Over at Anglotopia, we’ve written a lot about British comedy from Monty Python to the Carry On films and while Ireland’s culture may have a lot of similarities, its uniqueness sets it apart even down to its own brand of humour. Of course, this also extends to television which has developed a familiar but distinct comedy of its own. Several of Ireland’s best comedy shows have become worldwide phenomena in their own right. We have found our top ten favourite Irish television comedies that we think you should watch and you can let us know your own favourite shows in the comments.
10. Bachelors Walk
Starting off with this dramedy that ran from 2001 to 2006 over three series, Bachelors Walk took place in the same neighbourhood of Dublin for which the show was named and featured Barry, Raymond, and Michael trying to find happiness and success. It won awards in its time and was regarded for showing off modern Dublin.
9. The Walshes
Another Dublin-based show, The Walshes was a sitcom brought to TV by the comedy group Diet of Worms along with well-known comedy writer Graham Lineham. It’s distinguished in that it made the leap from a series of web shorts onto the BBC, a recipe for success mirrored by Canadian comedy show Letterkenny. Fan reaction was split about the series and now it’s regarded as something of a cult classic.
Moving from the city to the country, Killinaskully was a series with an odd sense of humour that took place in a fictional rural village of the same name. It had a darker sense of humour not unlike the English series League of Gentlemen but was decidedly more sitcom than sketch comedy. Killinaskully ran for six years and helped put the village of Ballinahich (where it was filmed) on the map as a tourist destination.
7. The Young Offenders
Set in the City of Cork, this series that began in 2018 and was based on the 2016 film of the same name. Acting as something of a prequel to the film, it features friends Conor and Jock constantly running afoul of various authorities in their criminal attempts to find wealth and success in life. Cork residents enjoy the show as a mostly realistic and humorous portrayal of life in the city.
6. Dan & Becs
Dan & Becs ran for two series in 2007 and featured an affluent South Dublin couple often narrating their life events in a blog-like fashion. In keeping with its “vlog” format, the two main characters, played by Dave Coffey and Holly White, never appear in the same room, but separately describe the events of their relationship that they have been in for six months.
5. Bridget & Eamon
Bridget & Eamon has run for four series starting in 2016 and is set in the 1980s that often watches much like the US series Married with Children. Bridget & Eamon are “unhappily married” and bicker constantly with much hilarity. The show was produced with incentives from the Irish film industry and was the first comedy series funded entirely by RTE to screen in Britain.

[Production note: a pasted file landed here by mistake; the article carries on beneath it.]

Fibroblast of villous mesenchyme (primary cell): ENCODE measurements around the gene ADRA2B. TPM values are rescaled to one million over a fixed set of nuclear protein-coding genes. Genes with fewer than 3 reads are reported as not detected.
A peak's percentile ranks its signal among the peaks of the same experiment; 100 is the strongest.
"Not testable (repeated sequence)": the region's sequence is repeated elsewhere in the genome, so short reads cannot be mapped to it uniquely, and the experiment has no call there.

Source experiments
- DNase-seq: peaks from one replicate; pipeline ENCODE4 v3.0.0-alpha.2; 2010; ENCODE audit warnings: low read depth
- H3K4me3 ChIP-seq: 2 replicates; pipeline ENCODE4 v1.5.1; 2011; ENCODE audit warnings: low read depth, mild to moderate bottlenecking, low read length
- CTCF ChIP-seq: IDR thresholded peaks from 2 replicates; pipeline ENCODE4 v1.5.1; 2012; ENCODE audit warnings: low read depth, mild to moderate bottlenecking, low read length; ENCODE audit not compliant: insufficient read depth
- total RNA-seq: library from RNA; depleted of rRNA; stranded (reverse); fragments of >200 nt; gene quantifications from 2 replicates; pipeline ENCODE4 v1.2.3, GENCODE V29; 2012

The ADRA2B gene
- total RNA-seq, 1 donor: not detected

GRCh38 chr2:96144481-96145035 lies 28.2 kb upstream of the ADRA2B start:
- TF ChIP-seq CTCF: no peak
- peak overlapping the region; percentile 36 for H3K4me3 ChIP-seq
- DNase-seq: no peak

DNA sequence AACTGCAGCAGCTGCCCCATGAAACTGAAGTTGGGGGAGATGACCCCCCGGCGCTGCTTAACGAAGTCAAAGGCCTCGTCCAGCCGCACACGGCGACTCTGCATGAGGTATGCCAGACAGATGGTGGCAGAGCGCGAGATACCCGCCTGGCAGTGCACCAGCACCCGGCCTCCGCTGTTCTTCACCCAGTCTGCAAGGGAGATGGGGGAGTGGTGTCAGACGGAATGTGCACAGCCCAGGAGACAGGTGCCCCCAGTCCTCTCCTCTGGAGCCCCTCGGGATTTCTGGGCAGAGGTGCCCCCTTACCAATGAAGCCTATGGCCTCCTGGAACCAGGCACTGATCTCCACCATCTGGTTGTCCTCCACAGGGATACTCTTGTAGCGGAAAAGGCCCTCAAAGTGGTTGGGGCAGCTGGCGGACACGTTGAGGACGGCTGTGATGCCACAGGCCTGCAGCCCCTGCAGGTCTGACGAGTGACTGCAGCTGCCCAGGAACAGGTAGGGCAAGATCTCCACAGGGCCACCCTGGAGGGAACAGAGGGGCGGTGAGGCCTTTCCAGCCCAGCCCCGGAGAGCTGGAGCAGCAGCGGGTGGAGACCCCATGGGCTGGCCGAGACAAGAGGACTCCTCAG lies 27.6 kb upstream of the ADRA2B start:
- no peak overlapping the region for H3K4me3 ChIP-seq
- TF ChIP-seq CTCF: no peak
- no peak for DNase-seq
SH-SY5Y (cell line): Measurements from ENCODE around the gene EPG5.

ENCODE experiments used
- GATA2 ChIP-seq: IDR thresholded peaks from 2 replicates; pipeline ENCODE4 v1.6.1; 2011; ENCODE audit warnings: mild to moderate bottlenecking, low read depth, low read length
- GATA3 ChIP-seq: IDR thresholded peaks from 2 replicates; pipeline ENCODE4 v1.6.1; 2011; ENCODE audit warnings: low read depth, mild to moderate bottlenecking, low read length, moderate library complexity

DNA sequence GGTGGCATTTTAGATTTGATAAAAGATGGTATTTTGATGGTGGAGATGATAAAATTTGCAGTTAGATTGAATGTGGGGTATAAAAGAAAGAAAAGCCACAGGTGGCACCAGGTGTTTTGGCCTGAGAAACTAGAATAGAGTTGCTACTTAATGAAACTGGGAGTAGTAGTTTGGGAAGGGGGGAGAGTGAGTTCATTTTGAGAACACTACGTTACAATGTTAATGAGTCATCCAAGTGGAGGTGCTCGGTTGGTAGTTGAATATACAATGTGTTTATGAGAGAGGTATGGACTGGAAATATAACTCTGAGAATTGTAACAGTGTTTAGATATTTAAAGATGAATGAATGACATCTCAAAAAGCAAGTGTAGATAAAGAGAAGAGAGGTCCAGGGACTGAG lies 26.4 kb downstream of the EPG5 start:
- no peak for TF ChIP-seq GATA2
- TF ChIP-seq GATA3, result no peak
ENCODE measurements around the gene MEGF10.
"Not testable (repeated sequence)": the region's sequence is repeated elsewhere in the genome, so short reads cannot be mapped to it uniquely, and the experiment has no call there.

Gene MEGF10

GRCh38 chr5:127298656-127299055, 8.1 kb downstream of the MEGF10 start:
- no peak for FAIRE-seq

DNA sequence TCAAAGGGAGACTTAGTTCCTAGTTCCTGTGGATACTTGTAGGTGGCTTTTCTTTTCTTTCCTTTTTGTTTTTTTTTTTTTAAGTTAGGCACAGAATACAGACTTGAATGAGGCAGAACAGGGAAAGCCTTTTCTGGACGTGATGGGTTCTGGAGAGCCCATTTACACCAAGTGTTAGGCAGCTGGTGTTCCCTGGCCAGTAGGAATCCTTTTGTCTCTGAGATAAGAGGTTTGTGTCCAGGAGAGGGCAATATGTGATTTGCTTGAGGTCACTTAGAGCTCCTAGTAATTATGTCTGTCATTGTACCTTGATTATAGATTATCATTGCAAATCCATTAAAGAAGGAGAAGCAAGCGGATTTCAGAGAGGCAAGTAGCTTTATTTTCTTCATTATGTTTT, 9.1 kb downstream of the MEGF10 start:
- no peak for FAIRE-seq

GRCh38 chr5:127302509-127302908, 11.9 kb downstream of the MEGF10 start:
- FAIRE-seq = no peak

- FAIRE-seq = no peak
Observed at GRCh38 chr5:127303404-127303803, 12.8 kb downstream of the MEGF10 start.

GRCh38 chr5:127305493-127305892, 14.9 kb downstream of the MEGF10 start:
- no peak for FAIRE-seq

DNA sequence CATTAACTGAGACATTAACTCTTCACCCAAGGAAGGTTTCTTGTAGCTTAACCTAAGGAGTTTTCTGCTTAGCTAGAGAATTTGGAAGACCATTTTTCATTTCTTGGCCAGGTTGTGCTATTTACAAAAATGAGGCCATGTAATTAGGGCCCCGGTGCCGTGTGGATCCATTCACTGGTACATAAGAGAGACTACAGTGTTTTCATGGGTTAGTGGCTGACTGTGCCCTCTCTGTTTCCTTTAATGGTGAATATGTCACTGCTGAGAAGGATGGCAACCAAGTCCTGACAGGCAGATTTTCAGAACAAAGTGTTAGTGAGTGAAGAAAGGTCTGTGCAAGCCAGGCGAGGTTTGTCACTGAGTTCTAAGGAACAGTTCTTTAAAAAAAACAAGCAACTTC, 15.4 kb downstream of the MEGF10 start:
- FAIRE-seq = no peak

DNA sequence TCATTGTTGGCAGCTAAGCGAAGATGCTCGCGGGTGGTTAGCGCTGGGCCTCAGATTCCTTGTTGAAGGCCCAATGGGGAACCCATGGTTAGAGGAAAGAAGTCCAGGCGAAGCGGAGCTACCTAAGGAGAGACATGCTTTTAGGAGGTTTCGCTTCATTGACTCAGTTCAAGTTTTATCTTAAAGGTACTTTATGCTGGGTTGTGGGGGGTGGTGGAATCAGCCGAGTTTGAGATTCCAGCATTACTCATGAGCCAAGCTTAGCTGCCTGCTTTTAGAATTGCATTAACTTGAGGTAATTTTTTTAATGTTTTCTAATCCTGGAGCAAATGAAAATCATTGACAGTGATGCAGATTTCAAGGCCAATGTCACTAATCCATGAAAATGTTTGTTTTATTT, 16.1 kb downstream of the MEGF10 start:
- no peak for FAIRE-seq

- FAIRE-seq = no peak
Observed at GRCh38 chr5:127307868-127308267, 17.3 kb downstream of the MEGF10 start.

4. Hardy Bucks
Mockumentaries became all the rage in the 2000s thanks to BBC’s hit The Office. Hardy Bucks started as a web series in 2008 before making the leap to television screens beginning in 2010. It’s often been compared to the Canadian mockumentary series Trailer Park Boys both in the production style as well as its subject of working-class young men in a small town.
3. Moone Boy
Chris O’Dowd is one of Ireland’s most recognized comic actors and for this 2012-2015 show, O’Dowd reached back into his own life of growing up in Boyle when creating Moone Boy. The semiautobiographical show introduces Martin Moone, whose imaginary friend Sean “Caution” Murphy (played by O’Dowd himself), who helps Martin navigate his childhood. Other children in Boyle have their own imaginary friends (played by guests from Johnny Vegas to Steve Coogan) that interact with each other for hilarious results.
2. Mrs. Brown’s Boys
Comedian Brendan O’Carroll brought his drag matriarch Agnes Brown to television screens with this dysfunctional family sitcom starting in 2011. The character and the situations surrounding her family have been amongst O’Carroll’s most successful works, bringing awards and accolades from the public, even though it was never the critics’ favourite. Oftentimes, the show takes a “leave it in” approach to filming mistakes and improvisation, making it different from other filmed comedies.
1. Father Ted
Perhaps the patriarch of all popular Irish comedies is Father Ted, created by Graham Lineham and Arthur Matthews that took a satirical look at the priesthood in Ireland. Set on the fictitious Craggy Island, it followed Fathers Ted Crilly, Dougal Maguire, and Jack Hackett as well as their parochial housekeeper Mrs. Doyle. Unhappy with his exile to the remote parish, Ted constantly schemed to get himself into a better situation and often took Dougal and Jack along for the ride. Arguably Ireland’s most successful TV comedy, it earns its spot at the top of this list for its massive influence.